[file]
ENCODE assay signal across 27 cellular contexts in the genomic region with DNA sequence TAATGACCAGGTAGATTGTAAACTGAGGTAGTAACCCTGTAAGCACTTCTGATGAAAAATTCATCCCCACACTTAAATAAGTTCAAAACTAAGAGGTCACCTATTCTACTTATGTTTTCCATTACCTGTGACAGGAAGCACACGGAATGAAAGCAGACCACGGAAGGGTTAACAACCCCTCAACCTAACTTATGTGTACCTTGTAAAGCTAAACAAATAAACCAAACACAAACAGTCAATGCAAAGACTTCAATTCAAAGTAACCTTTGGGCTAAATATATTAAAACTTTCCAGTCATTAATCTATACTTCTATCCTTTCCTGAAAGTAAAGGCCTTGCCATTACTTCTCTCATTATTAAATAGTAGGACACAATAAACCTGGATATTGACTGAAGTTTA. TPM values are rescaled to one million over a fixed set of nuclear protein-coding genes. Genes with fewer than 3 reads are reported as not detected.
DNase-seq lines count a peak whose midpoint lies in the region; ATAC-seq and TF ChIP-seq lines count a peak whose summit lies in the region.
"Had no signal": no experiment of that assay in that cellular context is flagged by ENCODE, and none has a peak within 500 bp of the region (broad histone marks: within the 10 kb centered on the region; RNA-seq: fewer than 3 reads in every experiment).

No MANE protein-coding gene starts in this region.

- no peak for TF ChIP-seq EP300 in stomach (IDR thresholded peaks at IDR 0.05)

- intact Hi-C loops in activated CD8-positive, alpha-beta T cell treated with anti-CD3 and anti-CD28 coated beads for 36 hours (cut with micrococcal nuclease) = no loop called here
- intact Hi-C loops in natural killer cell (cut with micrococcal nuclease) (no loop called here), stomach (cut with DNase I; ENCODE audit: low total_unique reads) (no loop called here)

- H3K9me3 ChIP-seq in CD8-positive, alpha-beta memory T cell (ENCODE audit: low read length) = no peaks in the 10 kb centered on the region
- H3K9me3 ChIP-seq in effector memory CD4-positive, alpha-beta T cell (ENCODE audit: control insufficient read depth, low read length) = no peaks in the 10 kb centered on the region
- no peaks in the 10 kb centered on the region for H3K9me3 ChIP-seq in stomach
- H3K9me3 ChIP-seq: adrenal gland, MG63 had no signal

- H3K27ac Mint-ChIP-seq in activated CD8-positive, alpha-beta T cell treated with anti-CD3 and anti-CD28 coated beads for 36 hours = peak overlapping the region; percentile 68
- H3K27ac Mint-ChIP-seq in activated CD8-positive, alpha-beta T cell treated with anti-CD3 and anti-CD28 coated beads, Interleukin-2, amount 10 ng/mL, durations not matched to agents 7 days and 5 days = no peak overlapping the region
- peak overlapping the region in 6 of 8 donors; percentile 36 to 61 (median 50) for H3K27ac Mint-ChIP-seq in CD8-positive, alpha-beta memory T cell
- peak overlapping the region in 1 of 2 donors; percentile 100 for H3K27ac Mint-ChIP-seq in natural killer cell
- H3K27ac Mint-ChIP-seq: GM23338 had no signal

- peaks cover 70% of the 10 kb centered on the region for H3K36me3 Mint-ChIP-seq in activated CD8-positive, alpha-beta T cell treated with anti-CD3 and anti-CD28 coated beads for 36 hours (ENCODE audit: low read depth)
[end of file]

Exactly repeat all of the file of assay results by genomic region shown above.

ENCODE assay signal across 27 cellular contexts in the genomic region with DNA sequence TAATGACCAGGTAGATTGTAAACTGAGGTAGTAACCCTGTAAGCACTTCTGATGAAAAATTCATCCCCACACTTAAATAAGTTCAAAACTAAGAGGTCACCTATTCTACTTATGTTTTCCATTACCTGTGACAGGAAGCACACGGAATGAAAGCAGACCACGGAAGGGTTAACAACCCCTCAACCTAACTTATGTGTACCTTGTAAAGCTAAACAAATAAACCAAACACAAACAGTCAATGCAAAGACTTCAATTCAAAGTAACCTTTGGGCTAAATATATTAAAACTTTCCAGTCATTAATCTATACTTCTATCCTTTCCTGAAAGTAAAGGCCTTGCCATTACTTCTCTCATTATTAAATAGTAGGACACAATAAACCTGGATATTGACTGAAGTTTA. TPM values are rescaled to one million over a fixed set of nuclear protein-coding genes. Genes with fewer than 3 reads are reported as not detected.
DNase-seq lines count a peak whose midpoint lies in the region; ATAC-seq and TF ChIP-seq lines count a peak whose summit lies in the region.
"Had no signal": no experiment of that assay in that cellular context is flagged by ENCODE, and none has a peak within 500 bp of the region (broad histone marks: within the 10 kb centered on the region; RNA-seq: fewer than 3 reads in every experiment).

No MANE protein-coding gene starts in this region.

- no peak for TF ChIP-seq EP300 in stomach (IDR thresholded peaks at IDR 0.05)

- intact Hi-C loops in activated CD8-positive, alpha-beta T cell treated with anti-CD3 and anti-CD28 coated beads for 36 hours (cut with micrococcal nuclease) = no loop called here
- intact Hi-C loops in natural killer cell (cut with micrococcal nuclease) (no loop called here), stomach (cut with DNase I; ENCODE audit: low total_unique reads) (no loop called here)

- H3K9me3 ChIP-seq in CD8-positive, alpha-beta memory T cell (ENCODE audit: low read length) = no peaks in the 10 kb centered on the region
- H3K9me3 ChIP-seq in effector memory CD4-positive, alpha-beta T cell (ENCODE audit: control insufficient read depth, low read length) = no peaks in the 10 kb centered on the region
- no peaks in the 10 kb centered on the region for H3K9me3 ChIP-seq in stomach
- H3K9me3 ChIP-seq: adrenal gland, MG63 had no signal

- H3K27ac Mint-ChIP-seq in activated CD8-positive, alpha-beta T cell treated with anti-CD3 and anti-CD28 coated beads for 36 hours = peak overlapping the region; percentile 68
- H3K27ac Mint-ChIP-seq in activated CD8-positive, alpha-beta T cell treated with anti-CD3 and anti-CD28 coated beads, Interleukin-2, amount 10 ng/mL, durations not matched to agents 7 days and 5 days = no peak overlapping the region
- peak overlapping the region in 6 of 8 donors; percentile 36 to 61 (median 50) for H3K27ac Mint-ChIP-seq in CD8-positive, alpha-beta memory T cell
- peak overlapping the region in 1 of 2 donors; percentile 100 for H3K27ac Mint-ChIP-seq in natural killer cell
- H3K27ac Mint-ChIP-seq: GM23338 had no signal

- peaks cover 70% of the 10 kb centered on the region for H3K36me3 Mint-ChIP-seq in activated CD8-positive, alpha-beta T cell treated with anti-CD3 and anti-CD28 coated beads for 36 hours (ENCODE audit: low read depth)